The Tattoo Artist Career Path: Ins& Outs
If you have an immense passion for tattooing, than a career as a tattoo artist can be one of the most rewarding choices you could ever make, aside from the great pay that you could earn; thanks to the rise in tattooing trends that seem to be taking place globally. Tattooing gives you the power to grow your technical ability’s and the freedom to adopt one of many decorative styles that’s fitting to your personality. This freedom of choice in your own personal growth will only increase your talent and that wonderful sense of pride when you finally finish an awesome design.
Despite the visual allure of a tattoo artist practicing in their studio, flaunting their technical know-how, it can be easy to forget the sheer amount of effort and determination that the individual has put into his craft to enable him to create such beautifully elegant pieces of art. Most of these tattooists have initially studied under a proficient tattoo artist for at least two years before embarking on their own ventures and assuming sole responsibility over clients. The beginning of the path to becoming a professional tattooist is fraught with twists and turns that represent the many hardships you will face, but when has anything that is easy to obtain, been worth having.
Maybe you already understand that the road to becoming a professional tattooist is fraught with hardship and this fact doesn’t faze you. Maybe you are already on an apprenticeship or on a training school course and you want to plan ahead and set a clear path to success. If you stick to this article, we will go through the most important aspects of a tattooing career path. And quite possibly after you finished reading this article, you will have a new sense of clarity that will see you through your current training circumstances and continue to drive you to the end of your career.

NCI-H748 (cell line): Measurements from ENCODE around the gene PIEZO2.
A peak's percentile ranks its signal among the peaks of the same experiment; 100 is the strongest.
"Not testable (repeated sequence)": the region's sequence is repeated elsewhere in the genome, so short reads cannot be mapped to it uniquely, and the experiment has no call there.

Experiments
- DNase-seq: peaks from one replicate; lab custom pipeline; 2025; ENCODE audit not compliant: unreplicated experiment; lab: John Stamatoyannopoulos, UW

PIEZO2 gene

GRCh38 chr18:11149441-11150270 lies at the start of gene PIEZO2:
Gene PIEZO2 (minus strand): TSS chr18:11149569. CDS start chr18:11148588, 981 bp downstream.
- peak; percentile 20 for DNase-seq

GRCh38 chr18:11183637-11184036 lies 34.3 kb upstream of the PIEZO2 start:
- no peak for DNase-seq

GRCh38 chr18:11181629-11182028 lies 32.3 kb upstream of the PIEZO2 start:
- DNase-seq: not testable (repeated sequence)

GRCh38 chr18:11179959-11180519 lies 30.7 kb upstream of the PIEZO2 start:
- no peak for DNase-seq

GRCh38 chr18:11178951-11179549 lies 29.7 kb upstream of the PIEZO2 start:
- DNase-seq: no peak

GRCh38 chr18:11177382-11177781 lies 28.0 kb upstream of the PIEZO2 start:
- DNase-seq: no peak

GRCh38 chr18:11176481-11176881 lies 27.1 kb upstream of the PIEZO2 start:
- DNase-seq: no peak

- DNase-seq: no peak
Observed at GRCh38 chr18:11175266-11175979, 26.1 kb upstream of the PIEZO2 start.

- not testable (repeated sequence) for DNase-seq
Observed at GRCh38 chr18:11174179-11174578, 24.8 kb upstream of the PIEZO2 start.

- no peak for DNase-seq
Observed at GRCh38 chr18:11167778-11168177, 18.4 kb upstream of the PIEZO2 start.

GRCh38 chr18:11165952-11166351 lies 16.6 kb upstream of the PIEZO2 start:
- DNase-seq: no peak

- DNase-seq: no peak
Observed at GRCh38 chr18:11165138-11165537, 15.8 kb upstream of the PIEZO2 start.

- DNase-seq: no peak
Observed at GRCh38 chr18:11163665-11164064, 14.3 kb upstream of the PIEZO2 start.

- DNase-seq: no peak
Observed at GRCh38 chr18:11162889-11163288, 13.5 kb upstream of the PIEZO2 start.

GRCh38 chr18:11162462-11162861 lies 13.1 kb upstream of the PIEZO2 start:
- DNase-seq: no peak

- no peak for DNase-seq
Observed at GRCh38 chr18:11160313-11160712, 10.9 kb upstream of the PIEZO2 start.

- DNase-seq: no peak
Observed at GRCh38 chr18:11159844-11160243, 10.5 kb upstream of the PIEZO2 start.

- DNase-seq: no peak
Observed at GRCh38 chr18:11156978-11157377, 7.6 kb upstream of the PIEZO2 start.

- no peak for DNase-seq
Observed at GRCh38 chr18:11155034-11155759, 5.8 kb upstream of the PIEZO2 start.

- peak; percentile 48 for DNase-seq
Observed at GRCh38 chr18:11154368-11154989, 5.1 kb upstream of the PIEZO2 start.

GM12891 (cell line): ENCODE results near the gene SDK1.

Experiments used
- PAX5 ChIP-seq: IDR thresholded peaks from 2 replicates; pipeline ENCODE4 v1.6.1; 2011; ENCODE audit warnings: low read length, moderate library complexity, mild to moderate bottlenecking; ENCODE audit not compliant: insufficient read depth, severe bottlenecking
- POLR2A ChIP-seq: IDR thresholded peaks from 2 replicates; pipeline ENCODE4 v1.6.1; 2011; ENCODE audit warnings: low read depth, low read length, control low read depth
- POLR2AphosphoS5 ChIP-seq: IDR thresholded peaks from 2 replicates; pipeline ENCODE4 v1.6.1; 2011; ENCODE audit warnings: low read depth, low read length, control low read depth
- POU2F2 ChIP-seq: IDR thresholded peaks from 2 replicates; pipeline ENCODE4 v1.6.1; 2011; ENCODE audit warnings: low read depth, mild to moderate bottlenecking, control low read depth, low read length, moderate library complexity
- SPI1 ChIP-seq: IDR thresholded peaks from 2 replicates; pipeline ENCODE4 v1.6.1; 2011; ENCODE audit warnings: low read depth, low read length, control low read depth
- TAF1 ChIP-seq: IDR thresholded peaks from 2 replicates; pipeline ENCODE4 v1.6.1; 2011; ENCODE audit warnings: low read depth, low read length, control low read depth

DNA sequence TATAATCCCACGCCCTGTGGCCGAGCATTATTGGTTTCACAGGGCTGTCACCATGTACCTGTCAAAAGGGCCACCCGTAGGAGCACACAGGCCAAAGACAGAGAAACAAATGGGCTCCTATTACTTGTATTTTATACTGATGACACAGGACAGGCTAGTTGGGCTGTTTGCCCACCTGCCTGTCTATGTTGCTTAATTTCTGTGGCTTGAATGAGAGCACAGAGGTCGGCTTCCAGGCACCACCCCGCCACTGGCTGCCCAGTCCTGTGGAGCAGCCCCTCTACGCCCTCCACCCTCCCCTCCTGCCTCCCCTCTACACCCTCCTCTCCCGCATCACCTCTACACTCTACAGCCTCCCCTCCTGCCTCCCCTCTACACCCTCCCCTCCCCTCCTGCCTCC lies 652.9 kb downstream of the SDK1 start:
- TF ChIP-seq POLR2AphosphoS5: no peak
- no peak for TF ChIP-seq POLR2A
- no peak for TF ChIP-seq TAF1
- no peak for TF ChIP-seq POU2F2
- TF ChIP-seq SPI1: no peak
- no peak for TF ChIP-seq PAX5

In It, Purely For the Money; Than Tattooing Isn’t For You
The global tattoo market has been growing exponentially and people have a new renewed hunger for tattoos, but this doesn’t mean that the market growth will be easy to benefit from. Remember, you won’t be the only one with the idea of tapping into this market. With an increase in demand, there will be an increase in competition.
The problem with increased competition will mean there will be a reduction in your service charges, great for the customers, not so good for you. This effect can be seen in places like Bangkok where the sheer number of tattoo shops have completely over-saturated the market, purely aimed at tourists visiting for their one to two week stay, these parlors offer cheap tattoos as a souvenir, perpetually combating their neighbors in a price war.
There are generally only two options to overcome this, the first one, the hardest option; is to become amazing at the technicality of tattoo work. Sounds easy, but unfortunately it isn’t, although for those of you who are exceptionally gifted, this gives you the perfect platform to differentiate yourself from the crowd. You can compete in areas with high foot fall and the high competition that come with it and come out on top. The second option is easier, and the most realistic option for those tattooists that are talented but no more talented than their counterparts. This option is to do your research and relocate to an area that needs a new upcoming tattoo parlour, eliminating competition and allowing you to set your prices in accordance to your ability. Even with these advantages, the road to becoming a successful tattooist and eventually a tattoo parlour owner is long and arduous and you can expect the first couple of years to be financially difficult.
You’re In the Service Industry, so provide a Great Service!
It should be rather obvious by now (if you have read the other articles), that tattooing is a service industry. From the very moment the customer steps into your parlor, you should have them greeted warmly by your receptionist or even by you if you are the first person they see. You should provide an insightful solution to their needs; whether they are just enquiring about the estimated cost of their tattoo idea or if they are asking to see your design portfolio; each person is a potential long-term customer and if they have a positive experience, they will most likely go on to tell their family, furthering your parlors reputation and ultimately the businesses profit.